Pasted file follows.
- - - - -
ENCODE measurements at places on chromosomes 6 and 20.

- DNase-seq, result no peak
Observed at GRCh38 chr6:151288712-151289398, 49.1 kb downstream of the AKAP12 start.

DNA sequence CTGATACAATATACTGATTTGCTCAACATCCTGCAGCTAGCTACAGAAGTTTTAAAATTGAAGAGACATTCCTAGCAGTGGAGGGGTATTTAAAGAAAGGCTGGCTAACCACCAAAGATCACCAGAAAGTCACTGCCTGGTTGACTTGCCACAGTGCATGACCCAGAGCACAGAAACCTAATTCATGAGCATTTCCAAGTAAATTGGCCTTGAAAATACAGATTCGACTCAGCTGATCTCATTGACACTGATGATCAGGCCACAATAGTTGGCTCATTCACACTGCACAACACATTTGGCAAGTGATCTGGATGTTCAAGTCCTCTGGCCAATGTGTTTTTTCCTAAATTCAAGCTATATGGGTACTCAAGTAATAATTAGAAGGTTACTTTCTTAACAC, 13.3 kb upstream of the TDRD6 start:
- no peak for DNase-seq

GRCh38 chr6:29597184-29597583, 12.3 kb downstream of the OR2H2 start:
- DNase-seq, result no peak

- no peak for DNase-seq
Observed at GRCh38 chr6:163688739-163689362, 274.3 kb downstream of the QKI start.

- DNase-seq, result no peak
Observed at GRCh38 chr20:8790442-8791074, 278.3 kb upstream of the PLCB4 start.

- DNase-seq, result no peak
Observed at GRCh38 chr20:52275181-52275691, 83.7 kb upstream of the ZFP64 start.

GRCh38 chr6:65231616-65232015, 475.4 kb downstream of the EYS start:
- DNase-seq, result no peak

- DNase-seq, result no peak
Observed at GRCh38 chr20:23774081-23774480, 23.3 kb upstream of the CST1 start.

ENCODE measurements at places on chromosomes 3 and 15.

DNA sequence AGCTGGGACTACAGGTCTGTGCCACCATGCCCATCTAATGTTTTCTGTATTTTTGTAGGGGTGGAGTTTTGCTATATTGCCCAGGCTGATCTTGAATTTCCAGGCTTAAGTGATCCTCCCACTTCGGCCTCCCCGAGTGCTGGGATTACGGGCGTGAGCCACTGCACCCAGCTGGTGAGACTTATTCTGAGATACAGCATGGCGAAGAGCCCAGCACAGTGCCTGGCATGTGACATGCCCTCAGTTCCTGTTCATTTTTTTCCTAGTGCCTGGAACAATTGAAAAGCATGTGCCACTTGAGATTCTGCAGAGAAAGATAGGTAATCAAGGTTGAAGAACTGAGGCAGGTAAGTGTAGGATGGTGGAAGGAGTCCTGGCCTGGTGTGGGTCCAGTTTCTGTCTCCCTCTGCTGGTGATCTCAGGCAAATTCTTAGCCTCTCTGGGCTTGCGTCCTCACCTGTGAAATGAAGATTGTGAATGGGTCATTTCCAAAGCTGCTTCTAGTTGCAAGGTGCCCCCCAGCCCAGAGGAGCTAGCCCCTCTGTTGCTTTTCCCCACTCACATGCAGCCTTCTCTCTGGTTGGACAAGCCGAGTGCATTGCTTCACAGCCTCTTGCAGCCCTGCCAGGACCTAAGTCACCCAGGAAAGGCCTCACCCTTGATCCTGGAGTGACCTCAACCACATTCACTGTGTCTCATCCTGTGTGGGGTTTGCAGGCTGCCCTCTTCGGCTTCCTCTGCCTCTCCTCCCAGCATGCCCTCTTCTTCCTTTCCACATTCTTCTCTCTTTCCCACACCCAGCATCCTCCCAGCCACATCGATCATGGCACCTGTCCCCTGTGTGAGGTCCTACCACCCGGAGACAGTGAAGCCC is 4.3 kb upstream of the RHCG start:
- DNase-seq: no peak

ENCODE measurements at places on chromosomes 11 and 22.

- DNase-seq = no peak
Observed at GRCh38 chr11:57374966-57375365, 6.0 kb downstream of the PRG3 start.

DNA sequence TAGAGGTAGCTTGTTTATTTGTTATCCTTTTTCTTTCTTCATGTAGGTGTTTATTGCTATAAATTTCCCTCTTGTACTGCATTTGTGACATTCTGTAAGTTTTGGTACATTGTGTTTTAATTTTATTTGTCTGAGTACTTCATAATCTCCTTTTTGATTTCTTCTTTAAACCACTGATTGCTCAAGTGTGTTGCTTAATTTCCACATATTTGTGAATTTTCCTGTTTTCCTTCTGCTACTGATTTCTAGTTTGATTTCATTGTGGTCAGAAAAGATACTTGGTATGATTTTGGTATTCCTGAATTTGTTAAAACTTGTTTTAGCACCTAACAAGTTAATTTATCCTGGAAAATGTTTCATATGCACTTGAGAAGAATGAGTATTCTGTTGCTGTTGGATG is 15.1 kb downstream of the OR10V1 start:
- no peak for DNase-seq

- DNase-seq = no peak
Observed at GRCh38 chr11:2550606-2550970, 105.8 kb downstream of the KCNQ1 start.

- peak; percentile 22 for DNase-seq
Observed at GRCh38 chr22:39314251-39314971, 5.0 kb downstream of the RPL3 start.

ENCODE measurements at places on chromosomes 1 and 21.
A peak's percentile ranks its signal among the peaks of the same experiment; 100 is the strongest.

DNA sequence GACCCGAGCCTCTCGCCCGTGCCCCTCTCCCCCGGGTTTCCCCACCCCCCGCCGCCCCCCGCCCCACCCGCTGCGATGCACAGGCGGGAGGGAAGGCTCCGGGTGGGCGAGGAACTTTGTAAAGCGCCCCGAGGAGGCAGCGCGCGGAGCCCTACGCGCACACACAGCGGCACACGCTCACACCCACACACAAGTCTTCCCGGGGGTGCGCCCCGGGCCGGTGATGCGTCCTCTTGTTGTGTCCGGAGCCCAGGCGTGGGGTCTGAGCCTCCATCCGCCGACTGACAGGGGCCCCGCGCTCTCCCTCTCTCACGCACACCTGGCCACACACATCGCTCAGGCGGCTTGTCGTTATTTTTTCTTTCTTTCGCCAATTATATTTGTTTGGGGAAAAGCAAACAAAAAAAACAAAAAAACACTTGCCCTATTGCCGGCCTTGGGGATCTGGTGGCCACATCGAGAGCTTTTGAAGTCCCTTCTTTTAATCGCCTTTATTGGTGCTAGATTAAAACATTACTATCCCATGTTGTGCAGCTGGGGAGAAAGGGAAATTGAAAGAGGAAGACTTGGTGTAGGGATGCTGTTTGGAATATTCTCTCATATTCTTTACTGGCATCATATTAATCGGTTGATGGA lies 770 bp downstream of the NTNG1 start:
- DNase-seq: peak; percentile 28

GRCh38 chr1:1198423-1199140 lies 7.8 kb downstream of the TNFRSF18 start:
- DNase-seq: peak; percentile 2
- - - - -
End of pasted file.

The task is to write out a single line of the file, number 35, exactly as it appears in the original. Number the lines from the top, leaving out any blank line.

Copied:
- DNase-seq: peak; percentile 2